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As good professional practice, Audition only records flat. The simple idea behind this is that there are some effects which you simply can't undo - like reverb. If you decide later that there's too much, then you'd have to re-record. The basic idea is that you record flat, then make a copy of the file and play around with that - you've always got something to go back to.
Yes good point on applying things only in post. And yes copying the original files to test effects makes sense and it's what I've been doing 😄

As an aside, I should mention that if you record in Multitrack with an effect present, that effect is only in the monitoring chain - it doesn't get recorded, so effectively the same thing applies.
If I add an effect in the Multitrack view how do I then apply it to the track? Or at least I don't recall seeing an Apply button. 

 

Parametric EQ is fine for producing a bit of a bass lift to the voice, but generally you need to start the lift at a higher frequency than 100Hz. A gentle lift from about 250Hz will probably serve you better, although you'll have to try it and see, as I mentioned earlier. Incidentally, ou'll get far more control over what you are doing if you switch to a 30dB dynamic range rather than the 96dB one. Also, it's worth noting that you won't need the boost going right down very low for two reasons: firstly the human voice doesn't produce really low frequencies - even though you think it is, what you are hearing is based on harmonics with virtually no fundamental, and secondly you'll find that you are boosting anything else around as well as the voice. But there is a fix for this - use the HP filter as well, and whilst you're about it, don't go overboard on the amount of lift! 
I tried the effect you described and it was interesting so I'm going to try and create my own preset from that 😉

And experiment from there. You don't really need to alter the levels until after you've got the recording to sound how you want it, because boosting the bass will increase them anyway. You can leave sorting out the levels until after you've got the sound right.

I have to admit I know nothing about using levels in Audition. 

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Community Expert ,
May 13, 2024 May 13, 2024

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The whole point about Multitrack view is that it's non-destructive - so you can change anything right up to the point where you export it or mix it down - it's during this process that effects get applied. So if you don't like your mixdown, you can go back to the session, change whatever you want, and then mix it down again.

 

The levels issue is a bit more complicated, and difficult to sum up in a few words, because it involves a basic grasp of the implications, at least, of something that a lot of people regard as tantamount to magic. Last time I explained this I got accused of over-complicating it, but it's not simple, whatever that person thinks. Anyway, here's an attempt at the explanation of the results, not the process:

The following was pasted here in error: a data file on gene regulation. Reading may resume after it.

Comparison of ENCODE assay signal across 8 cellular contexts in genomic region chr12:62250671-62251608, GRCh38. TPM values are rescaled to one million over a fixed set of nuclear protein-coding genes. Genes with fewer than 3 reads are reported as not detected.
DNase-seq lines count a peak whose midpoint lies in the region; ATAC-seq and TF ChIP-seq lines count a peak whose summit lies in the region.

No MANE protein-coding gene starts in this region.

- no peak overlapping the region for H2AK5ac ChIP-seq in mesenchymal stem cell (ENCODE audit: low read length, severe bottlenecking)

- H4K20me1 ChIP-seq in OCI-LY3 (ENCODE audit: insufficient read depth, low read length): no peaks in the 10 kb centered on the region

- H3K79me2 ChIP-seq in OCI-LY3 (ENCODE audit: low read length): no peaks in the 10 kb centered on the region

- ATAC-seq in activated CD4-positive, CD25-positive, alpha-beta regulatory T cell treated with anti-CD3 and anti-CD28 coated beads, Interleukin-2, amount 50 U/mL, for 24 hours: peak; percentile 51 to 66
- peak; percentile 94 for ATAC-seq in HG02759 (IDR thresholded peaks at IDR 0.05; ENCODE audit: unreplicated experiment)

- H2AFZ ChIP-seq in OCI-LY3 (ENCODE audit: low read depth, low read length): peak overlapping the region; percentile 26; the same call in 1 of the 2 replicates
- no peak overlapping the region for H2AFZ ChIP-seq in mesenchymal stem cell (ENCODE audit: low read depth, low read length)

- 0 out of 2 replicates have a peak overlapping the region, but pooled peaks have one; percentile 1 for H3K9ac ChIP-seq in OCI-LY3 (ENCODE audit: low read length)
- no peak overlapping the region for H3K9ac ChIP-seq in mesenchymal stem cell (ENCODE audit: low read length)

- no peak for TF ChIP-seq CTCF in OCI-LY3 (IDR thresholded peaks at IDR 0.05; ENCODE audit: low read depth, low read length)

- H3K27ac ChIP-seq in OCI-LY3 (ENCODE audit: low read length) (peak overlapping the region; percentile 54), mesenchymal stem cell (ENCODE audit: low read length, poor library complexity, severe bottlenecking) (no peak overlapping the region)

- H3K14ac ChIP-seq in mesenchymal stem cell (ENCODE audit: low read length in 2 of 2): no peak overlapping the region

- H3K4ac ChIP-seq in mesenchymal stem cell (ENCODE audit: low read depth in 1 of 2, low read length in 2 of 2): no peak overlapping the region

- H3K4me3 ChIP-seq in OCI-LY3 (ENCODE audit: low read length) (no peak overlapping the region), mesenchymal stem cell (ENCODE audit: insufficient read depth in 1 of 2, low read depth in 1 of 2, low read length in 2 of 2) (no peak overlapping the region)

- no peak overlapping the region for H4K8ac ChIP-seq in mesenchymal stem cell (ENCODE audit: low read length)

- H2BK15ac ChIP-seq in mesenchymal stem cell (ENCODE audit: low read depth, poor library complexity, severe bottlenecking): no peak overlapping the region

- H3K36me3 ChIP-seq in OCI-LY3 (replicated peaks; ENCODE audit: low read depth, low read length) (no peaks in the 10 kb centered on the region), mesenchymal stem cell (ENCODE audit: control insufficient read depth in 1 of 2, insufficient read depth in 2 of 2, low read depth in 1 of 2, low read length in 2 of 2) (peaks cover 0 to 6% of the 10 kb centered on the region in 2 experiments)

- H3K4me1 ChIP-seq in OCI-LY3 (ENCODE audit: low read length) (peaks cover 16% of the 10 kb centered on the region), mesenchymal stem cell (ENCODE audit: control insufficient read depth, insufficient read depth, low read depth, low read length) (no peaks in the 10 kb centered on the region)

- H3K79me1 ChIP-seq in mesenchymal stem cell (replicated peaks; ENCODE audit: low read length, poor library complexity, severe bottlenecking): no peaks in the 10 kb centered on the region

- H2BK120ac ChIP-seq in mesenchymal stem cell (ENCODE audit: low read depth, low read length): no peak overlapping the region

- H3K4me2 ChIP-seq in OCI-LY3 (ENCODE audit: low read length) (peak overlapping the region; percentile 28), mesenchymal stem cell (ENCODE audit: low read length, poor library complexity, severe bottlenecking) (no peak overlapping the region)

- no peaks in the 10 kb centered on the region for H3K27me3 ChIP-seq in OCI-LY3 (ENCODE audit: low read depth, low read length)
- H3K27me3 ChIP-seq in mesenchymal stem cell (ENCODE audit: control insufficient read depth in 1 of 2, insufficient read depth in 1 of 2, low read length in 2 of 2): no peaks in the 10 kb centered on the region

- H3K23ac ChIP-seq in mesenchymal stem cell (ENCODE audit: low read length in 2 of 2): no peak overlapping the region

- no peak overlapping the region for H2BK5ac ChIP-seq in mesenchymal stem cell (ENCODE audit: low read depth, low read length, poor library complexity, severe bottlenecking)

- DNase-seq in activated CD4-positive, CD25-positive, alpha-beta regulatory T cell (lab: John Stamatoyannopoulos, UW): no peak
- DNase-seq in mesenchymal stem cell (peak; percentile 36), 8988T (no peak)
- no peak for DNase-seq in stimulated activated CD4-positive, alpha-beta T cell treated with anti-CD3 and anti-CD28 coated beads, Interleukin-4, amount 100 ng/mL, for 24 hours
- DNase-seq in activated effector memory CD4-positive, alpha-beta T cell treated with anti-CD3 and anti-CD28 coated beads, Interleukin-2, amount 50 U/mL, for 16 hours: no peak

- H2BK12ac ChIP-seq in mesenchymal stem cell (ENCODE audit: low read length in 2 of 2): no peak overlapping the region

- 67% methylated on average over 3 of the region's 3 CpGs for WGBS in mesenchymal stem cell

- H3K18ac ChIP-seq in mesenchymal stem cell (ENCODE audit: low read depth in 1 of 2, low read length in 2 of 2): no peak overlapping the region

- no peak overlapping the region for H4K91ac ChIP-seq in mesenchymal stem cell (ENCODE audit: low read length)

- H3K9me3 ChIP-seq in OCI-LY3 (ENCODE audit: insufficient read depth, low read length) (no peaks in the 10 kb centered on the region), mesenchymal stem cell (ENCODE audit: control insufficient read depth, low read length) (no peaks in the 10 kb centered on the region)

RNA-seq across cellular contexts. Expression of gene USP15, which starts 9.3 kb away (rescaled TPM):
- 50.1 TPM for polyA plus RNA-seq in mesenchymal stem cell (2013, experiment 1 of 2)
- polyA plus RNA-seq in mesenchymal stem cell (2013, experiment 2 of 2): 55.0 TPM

Audition uses a 32-bit Floating Point mix (the magic bit) engine, and this really doesn't care what levels it operates at, because it's a 'virtual' system. Unfortunately this doesn't apply to your sound device, which can only operate up to a fixed ceiling that we refer to as 0dB, because it's an integer device with a fixed dynamic range, and above 0dB, it's going to sound distorted. But that really doesn't matter, because you can pull the mix level up and down all you like, and if you keep the peaks below 0dB, it will sound fine whilst playing back in Multitrack. But, even if you completely overload the output and mixed it down so that everything looks like a solid block of green, you can still fix this in Waveform view after the event - just lower the level. And this process is lossless. If you did the same thing with an Integer mix, it isn't lossless at all - you'd end up with noise build-up, and all sorts of other issues. Audition used to allow this, but it doesn't any more - fortunately.

 

So to get a hot mix back to a sensible level to save in a file, we use a process called Normalization (it's in Effects>Amplitude and Compression) and with this we can set where we want the highest peak to reach. Generally just under 0dB will do fine, although if you are going to save to a compressed format like MP3 then -1 or -2dB might give you a cleaner result. Normalization doesn't affect the sound at all - just the level of it. Effectively it's just a volume control for files.

 

I don't think I can make it simpler than that. There's loads more that can be (and has been) said about audio levels and speech, especially in relation to percieved loudness and compression, and a search around the forum might reveal a few threads about it...